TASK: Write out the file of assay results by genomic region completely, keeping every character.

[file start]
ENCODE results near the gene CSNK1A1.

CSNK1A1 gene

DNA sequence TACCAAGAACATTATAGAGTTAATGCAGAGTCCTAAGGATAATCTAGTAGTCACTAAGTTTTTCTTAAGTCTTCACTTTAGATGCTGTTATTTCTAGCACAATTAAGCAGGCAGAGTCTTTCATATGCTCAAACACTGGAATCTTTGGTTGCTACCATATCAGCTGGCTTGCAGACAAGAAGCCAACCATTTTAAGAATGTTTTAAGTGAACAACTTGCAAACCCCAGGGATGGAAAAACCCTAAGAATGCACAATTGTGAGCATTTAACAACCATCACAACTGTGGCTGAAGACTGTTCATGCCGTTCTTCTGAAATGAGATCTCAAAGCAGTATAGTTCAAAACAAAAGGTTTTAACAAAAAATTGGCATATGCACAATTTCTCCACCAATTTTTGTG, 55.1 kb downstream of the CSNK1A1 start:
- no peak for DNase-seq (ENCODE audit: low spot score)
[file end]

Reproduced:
ENCODE results near the gene CSNK1A1.

CSNK1A1 gene

DNA sequence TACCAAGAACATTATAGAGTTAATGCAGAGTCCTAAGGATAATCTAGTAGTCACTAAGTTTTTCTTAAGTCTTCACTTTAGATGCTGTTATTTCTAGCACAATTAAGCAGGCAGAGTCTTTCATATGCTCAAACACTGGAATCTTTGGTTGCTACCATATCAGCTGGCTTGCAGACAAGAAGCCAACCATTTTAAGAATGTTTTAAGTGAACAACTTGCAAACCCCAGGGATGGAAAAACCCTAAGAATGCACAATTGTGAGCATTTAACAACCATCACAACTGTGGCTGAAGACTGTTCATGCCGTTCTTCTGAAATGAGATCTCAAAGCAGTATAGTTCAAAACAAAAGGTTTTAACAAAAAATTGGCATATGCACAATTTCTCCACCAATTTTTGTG, 55.1 kb downstream of the CSNK1A1 start:
- no peak for DNase-seq (ENCODE audit: low spot score)